Over the years, Tracy found a family among the individuals at Sunshine and the staff members she works beside.
“We’re a family. We all help each other and we all work together, and nobody will ever feel singled out in any type of way if they come join our family,” Tracy said. “I feel like once you work here, you’ll understand.”
Her desire to work at Sunshine was also inspired by her own family. Tracy’s daughter was born with a cleft lip. She knew her daughter would be looked at differently sometimes, and it sparked her desire to help others like her daughter.
Tracy’s work has given her the chance to care for individuals just like her own children, and each day is just as exciting as the last, she said.
“I feel like every day is a different challenge because it brings on new things,” Tracy said. “We’re not doing the same things over and over every day.”
With each new day and each new challenge, staff members are able to practice and hone their skills, something that Sharhonda Roscoe said she enjoys. Working in a facility like Sunshine requires staff to be well-rounded in their positions, she said.
“There’s just some skills, when you’re in a certain field, you don’t utilize,” Roscoe said. “Coming in and utilizing skills I have never touched before; it’s been very rewarding. I’ve learned things here I never thought I would touch before.”
Roscoe, who started as a DSP at Sunshine in 2003 before she became a nurse, knew in high school that she wanted to be in the field. She worked as a medical assistant and nurse aide prior to becoming a nurse, and Sunshine has been one of her favorite places to work.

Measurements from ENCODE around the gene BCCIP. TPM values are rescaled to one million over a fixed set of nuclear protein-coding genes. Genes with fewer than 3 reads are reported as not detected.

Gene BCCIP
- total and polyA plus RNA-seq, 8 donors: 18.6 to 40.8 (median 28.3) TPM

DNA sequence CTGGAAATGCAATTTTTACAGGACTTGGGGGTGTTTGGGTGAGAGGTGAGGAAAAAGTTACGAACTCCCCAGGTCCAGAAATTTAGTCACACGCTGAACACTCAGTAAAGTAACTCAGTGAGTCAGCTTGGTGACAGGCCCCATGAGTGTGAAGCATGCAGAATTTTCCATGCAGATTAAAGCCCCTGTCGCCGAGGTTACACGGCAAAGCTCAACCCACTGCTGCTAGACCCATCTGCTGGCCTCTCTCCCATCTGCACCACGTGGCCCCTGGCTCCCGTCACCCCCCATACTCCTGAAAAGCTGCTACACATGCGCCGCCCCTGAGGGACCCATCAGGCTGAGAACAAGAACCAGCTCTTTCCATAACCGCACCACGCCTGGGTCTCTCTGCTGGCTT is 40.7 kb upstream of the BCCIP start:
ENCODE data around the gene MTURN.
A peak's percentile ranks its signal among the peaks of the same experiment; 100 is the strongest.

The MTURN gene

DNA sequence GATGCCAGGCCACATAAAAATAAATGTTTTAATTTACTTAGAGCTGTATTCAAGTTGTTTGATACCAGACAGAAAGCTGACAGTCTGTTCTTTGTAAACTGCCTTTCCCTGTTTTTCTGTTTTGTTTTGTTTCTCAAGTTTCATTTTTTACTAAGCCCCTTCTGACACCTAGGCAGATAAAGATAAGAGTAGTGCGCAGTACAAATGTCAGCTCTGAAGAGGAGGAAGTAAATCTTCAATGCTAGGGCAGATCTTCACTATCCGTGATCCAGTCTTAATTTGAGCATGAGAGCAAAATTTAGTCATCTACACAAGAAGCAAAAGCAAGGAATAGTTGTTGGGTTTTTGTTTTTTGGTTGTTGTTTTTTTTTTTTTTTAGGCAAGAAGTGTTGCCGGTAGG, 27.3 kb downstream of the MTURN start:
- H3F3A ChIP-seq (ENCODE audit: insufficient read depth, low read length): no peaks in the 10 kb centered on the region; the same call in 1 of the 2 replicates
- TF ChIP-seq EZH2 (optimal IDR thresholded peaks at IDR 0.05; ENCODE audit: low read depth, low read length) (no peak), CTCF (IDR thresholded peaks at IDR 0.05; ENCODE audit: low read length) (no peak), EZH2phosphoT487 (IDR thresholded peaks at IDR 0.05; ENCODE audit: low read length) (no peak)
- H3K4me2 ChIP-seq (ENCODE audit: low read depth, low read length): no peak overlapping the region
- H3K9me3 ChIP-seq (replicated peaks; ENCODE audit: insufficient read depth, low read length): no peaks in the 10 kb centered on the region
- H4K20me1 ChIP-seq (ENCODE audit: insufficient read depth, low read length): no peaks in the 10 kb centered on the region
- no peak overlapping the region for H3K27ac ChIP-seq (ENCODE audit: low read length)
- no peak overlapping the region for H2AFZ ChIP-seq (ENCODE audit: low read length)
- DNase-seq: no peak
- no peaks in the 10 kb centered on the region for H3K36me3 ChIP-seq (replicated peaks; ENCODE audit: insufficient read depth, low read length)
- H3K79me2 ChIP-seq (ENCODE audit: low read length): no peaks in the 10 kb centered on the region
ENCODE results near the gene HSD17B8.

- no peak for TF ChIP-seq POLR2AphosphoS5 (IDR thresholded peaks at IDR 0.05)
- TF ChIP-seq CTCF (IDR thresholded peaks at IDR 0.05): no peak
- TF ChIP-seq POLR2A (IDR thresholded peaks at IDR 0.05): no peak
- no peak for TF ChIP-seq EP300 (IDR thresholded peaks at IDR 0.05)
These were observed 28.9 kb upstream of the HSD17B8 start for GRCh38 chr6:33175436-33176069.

“We are family for them here and I find that to be very rewarding,” Roscoe said. “We are in their home and I’m serving them in their home. I’m not just here giving them meds. I’m here dancing with them, I’m here singing with them, I’m here talking with them.”
Roscoe works with many individuals who are nonverbal. It has taught her to effectively communicate in different ways and to pay more attention to people and their reactions. The individuals at Sunshine have also taught Roscoe not to take things for granted and to live in the moment, she said.
Angela Lyons, who has worked in the field since 1991 and at Sunshine since 2011, has learned a lot from the industry, too.
Long-term care has taught her better time management to provide the best possible care for the individuals, she said.
“Having enough time to be able to read to them, to be able to engage – that’s the fun part for me, the engagement – and sometimes, you can’t always do that because of priority care and things that are really pressing,” Lyons said. “It’s hard to manage your time to get those moments.”
The balance of priorities is something Lyons has had to learn, but in a facility like Sunshine, she has been able to spend more time with individuals under her care and understands the benefits of that.
“A lot of other places where nurses are, there’s been this gradual change to take on more and more responsibility with less and less staff. It becomes dangerous. It’s a struggle,” Lyons said. “I just love that places like this have held on to the old-school, Florence Nightingale style, where it’s a lot of caregiving, a lot of love. It’s not just the medical things and rushing.”
Lyons’ love for the field is why she hopes to see more people join the community at Sunshine. She advises those who feel drawn to the field to try it out, even if it’s not as a nurse, but to experience caring for others.
“I really, really mean it when I say it. It’s been the best out of all the places that I’ve worked,” Lyons said. “I like this place the best because I feel like it’s been more like home to me.”
Sunshine is currently accepting applications for full-time and part-time nurses as well as medical technicians at the sunshine.org website.